The four storey building on the right of the picture (748 Richards) was developed by Albert J Passage and Oliver Tomlin (hence Passlin). Albert was President of the Western Canada Trust Company, worth over $300,000 before its collapse in 1913. He was an American, born in Clairmont, Minnesota, and he moved to Canada in 1892. In 1901 was in Yale, working as a clerk in the railroad office. In 1909 he was in Vancouver, working as an accountant for the Great Northern Transfer Co. His success in real estate was fast; he only formed the Financial and Real estate brokerage with Oliver Tomlin around 1910. By 1911 he was living with his wife Mary, from New Brunswick, their 3-year-old son, Victor, her father, Goodwin Passage, and her brother, Ray Passage.

With the collapse of the real estate business, and a war hitting the national economy, Albert, Mary and their son emigrated to the USA in 1916. By 1930 they were living in Mount Vernon, Westchester, New York, and had another son, Douglas, aged 8, who had been born in New York.

We’re reasonably certain Oliver Tomlin was from England, although he appears to have been missed in the 1911 Census. He shows up in Vancouver around 1908, when he was a shipper with the Albion Iron Works. A year later Passage and Tomlin were in the real estate business, with a series of permits for houses, and just one in 1910 for a larger building, this four storey apartment building on Richards, costing $35,000 and designed by W M Dodd. They sold their development to a real estate syndicate they had put together, with significant British money involved (shown by this article in the London Daily Standard from 1911). The headline shows that property bubbles are not new in the city.

By 1911 Oliver Tomlin was living in the Atlin Block on West Pender. The building in our image was known as the Passlin Hotel. (Given the conjunction of the names for this building, it seems a reasonable conjecture that Mr. Tomlin might have also developed the Atlin Block with a different partner). In 1917 Oliver Tomlin, and his English wife Louisa also emigrated to The USA, and in 1930 were living in Los Angeles. We’re reasonably confident this is the same Mr. Tomlin who was working as the Manager of a Real Estate Finance Company (and that’s why we think he was originally English)’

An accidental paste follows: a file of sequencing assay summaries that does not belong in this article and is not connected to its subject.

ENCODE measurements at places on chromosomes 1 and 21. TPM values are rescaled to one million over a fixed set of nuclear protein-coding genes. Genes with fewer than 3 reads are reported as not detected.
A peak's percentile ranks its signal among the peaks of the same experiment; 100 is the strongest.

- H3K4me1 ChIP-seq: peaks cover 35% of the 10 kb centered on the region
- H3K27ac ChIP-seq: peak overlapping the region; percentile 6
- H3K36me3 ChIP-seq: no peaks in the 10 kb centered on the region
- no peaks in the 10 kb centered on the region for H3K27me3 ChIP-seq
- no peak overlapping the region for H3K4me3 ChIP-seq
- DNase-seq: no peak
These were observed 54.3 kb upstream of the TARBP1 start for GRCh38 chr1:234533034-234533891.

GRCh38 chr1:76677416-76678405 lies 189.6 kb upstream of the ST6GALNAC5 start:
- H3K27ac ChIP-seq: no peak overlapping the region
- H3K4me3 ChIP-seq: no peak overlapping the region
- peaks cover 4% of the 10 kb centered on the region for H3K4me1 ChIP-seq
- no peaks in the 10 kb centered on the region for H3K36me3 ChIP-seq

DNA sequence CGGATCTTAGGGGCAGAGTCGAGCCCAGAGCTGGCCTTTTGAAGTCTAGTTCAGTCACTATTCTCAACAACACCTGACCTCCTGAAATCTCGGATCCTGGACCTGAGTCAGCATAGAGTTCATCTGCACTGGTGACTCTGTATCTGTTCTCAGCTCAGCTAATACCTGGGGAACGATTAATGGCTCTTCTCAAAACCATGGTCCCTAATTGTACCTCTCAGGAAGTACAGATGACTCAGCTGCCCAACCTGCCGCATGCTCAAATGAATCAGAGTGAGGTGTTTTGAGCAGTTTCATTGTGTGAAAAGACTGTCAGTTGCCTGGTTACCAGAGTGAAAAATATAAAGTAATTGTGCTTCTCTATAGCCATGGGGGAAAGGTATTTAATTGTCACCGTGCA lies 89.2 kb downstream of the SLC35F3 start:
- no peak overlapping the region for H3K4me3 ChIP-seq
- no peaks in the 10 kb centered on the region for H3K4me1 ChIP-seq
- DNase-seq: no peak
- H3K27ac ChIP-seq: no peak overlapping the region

The Passlin block was demolished and redeveloped in 2007 as part of the L’Hermitage development which also has a hotel, two-storey retail and a condo tower. The Passlin, which was operating as an SRO hotel, was redeveloped as Doug Story Apartment residences, with 46 units managed by Coast Mental Health, named after an SRO resident who was a member of the Coast Resource Centre from 2001 until his death in 2006. The City of Vancouver made a small grant (of $720,000) to help fund the building, but most of the capital cost was carried by the developers, who received additional residential density for the tower. They then gave the building to the City of Vancouver as an air right parcel.

Image source: City of Vancouver Archives CVA 779-E09.36

0867

Nelson Street – 700 block, south side

While the foreground has changed since this 1981 image was taken, the building further east are unchanged. On the corner of Granville and Nelson is a hotel, just rebranded from a Comfort Inn after extensive renovations. It started life at the Hotel Barron, designed by Parr and Fee for W H Forrest, and completed in 1912. We think Mr. Forrest was agent for the actual owner, Colonel Oscar G. Barron. In it’s new grey and pink paint job it will revert to another earlier name, the Hotel Belmont. Next door the shorter hotel is the Glenaird Hotel, built in 1910 by, and for, contractor Malcolm Griffith, and also designed by Parr and Fee.